Vol 65, No 2 (2014)
Review paper
Published online: 2014-05-06

open access

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The relationship between adipose tissue-derived hormones and gestational diabetes mellitus (GDM)

Marzena Wójcik, Małgorzata Chmielewska-Kassassir, Karolina Grzywnowicz, Lucyna Woźniak, Katarzyna Cypryk
DOI: 10.5603/EP.2014.0019
Endokrynol Pol 2014;65(2):134-142.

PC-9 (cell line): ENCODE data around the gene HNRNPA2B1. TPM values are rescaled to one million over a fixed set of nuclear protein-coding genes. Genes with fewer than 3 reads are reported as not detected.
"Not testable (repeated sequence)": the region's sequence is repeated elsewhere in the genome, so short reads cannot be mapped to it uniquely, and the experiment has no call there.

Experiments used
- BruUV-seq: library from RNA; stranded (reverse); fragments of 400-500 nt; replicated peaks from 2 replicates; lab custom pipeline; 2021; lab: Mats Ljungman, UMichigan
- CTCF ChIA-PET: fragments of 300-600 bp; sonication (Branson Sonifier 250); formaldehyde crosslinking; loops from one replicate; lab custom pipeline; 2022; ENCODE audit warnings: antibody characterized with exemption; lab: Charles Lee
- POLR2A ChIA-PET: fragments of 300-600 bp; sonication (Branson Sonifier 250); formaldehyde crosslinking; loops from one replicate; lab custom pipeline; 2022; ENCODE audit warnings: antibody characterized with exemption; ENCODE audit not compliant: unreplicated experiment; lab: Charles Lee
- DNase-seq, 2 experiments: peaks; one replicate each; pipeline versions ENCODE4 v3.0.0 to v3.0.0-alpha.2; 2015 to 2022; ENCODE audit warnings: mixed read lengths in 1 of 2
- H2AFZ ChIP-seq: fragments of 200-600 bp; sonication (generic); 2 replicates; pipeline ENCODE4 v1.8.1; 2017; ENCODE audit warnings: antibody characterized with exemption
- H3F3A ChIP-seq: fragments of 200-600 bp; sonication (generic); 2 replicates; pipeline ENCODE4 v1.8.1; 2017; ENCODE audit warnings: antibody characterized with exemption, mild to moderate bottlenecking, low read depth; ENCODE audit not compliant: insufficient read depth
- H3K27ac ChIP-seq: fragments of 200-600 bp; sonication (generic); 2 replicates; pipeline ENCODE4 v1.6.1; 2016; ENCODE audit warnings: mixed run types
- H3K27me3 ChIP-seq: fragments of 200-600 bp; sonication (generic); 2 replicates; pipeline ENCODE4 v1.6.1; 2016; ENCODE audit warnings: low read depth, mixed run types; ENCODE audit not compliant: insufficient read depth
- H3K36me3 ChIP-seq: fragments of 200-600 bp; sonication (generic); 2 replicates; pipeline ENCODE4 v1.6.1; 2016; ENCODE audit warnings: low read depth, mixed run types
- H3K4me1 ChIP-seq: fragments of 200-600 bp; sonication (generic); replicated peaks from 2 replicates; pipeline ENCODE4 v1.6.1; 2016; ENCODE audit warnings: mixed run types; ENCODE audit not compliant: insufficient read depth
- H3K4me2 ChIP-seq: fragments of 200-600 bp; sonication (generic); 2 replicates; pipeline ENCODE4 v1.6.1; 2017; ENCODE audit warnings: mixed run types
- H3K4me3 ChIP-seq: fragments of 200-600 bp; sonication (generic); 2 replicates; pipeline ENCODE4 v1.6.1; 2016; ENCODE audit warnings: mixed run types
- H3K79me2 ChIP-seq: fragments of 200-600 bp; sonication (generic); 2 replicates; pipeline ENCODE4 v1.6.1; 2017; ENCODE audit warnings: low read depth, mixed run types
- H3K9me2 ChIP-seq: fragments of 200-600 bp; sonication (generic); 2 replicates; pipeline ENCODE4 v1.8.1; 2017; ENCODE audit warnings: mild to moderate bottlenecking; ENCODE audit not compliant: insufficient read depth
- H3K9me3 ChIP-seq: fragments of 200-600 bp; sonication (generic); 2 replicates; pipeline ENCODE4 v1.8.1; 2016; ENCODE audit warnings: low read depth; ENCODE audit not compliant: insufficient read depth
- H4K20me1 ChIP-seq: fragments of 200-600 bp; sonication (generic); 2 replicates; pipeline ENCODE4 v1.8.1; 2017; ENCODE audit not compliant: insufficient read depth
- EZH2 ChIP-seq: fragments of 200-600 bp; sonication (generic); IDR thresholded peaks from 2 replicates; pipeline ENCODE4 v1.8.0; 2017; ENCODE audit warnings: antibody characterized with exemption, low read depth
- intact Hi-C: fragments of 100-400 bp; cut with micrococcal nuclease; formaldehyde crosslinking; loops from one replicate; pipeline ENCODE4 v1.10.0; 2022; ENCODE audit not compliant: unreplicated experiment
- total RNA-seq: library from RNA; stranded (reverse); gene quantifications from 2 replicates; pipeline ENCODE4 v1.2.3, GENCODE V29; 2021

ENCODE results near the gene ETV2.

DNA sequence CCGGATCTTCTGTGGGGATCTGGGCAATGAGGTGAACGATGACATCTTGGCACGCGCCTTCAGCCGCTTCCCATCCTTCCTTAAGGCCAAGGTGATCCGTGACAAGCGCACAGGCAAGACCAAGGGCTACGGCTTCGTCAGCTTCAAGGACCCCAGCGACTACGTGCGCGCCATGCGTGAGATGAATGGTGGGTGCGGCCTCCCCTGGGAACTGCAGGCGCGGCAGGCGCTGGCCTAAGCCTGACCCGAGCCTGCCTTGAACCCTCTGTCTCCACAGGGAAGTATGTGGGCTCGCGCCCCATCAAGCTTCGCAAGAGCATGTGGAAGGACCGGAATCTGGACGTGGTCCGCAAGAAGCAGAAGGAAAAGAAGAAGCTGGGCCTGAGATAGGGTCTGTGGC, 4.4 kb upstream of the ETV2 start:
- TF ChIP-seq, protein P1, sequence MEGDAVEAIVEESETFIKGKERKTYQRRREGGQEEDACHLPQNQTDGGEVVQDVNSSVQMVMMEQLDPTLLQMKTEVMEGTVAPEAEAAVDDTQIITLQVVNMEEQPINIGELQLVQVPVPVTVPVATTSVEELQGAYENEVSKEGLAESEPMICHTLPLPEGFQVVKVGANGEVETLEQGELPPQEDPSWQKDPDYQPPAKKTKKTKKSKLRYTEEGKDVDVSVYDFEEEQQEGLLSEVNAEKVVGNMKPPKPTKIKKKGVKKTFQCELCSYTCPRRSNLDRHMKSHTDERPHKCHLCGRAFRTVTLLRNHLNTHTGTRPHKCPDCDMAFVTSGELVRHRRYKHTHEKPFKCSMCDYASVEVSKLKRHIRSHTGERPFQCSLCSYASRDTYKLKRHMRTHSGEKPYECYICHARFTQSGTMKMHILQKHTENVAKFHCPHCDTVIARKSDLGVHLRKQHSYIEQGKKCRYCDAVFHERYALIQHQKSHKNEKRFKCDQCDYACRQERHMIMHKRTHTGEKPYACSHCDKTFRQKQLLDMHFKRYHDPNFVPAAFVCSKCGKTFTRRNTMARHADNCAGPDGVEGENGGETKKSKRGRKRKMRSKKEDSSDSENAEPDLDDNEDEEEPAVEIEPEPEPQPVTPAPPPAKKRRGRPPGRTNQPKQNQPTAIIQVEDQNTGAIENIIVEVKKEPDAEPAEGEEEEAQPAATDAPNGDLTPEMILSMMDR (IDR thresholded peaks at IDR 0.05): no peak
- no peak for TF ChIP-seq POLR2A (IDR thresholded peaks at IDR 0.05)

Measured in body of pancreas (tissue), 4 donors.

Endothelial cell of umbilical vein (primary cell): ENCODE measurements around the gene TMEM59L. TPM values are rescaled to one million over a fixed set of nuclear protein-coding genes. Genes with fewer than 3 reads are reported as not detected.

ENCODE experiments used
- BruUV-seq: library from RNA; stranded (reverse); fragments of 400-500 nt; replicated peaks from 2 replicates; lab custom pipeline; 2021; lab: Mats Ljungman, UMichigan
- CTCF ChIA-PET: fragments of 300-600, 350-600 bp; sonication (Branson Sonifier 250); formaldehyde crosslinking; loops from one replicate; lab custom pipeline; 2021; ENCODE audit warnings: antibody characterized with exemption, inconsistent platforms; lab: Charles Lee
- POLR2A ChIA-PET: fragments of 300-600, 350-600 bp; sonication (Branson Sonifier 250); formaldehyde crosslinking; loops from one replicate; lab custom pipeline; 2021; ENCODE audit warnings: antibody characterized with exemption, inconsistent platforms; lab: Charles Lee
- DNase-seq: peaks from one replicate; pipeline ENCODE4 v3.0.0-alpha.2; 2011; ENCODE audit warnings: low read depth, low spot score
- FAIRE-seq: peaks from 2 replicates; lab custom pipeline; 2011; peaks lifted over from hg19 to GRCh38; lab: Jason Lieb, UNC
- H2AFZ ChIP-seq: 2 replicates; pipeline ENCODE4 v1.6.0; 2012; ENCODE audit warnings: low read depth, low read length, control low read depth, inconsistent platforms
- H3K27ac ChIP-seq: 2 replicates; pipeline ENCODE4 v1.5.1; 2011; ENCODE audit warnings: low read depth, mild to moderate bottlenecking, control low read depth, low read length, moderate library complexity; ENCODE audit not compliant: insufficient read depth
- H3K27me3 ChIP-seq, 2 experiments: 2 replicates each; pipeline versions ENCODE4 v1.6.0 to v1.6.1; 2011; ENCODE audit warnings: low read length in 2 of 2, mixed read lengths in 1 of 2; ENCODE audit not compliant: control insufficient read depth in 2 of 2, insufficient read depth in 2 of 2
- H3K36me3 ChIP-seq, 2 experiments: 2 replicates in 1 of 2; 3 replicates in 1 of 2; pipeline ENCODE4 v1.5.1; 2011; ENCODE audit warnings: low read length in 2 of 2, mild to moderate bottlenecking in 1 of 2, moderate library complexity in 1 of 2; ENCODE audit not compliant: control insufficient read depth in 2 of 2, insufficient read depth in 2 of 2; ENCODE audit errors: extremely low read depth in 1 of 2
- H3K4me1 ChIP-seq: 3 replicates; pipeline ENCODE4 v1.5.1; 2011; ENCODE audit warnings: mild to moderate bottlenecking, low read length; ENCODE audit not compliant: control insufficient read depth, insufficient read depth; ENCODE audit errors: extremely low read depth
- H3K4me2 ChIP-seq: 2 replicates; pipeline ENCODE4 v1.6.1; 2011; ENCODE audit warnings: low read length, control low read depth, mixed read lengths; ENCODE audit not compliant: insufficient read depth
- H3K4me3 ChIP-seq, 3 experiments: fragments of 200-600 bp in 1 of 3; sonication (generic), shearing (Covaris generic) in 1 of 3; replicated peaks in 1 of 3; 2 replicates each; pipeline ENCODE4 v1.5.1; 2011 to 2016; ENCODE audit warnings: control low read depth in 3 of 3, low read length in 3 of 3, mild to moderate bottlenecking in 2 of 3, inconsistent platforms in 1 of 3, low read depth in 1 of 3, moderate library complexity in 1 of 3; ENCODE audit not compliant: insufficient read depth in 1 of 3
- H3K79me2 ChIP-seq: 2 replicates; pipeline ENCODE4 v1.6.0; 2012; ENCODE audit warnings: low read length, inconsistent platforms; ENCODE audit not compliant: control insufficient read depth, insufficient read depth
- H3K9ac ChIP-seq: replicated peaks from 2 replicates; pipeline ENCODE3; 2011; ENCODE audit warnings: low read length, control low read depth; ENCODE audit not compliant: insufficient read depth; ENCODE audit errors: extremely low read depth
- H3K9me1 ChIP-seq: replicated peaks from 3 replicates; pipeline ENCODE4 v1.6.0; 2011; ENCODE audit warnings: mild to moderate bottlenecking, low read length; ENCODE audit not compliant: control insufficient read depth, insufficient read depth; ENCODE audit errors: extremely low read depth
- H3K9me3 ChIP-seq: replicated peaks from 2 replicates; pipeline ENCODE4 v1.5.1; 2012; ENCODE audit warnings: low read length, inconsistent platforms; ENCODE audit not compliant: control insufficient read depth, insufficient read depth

Gestational diabetes mellitus (GDM) is defined as a glucose intolerance of varying severity with onset or first recognition during pregnancy. The prevalence of GDM is growing rapidly worldwide, resulting in numerous and serious complications for both mother and foetus. Two major metabolic disorders, insulin resistance and β cells dysfunction, are currently linked to the pathogenesis of GDM, although the cellular mechanisms involved in the development of GDM are not yet completely understood. Increasing evidence from clinical and experimental studies indicates that adipose tissue dysfunction, characterised by abnormal production of adipokines, is an essential factor linked to insulin resistance and GDM. To date, several adipose tissue-derived hormones have been identified, including leptin, adiponectin, resistin, visfatin, apelin, retinol-binding protein 4 (RBP-4), vaspin, and omentin. The relationship of leptin and adiponectin to insulin resistance in GDM is relatively well documented, but the molecular mechanisms by which these hormones affect insulin resistance are not yet fully known. The other aforementioned adipokines appear to be also important players in the pathophysiology of GDM, although their precise function in this complex process remains to be established. The aim of this article is to review the literature concerning the relationship between the above-mentioned adipokines and GDM, and to clarify their role in the pathophysiology of GDM. (Endokrynol Pol 2014; 65 (2): 134–142)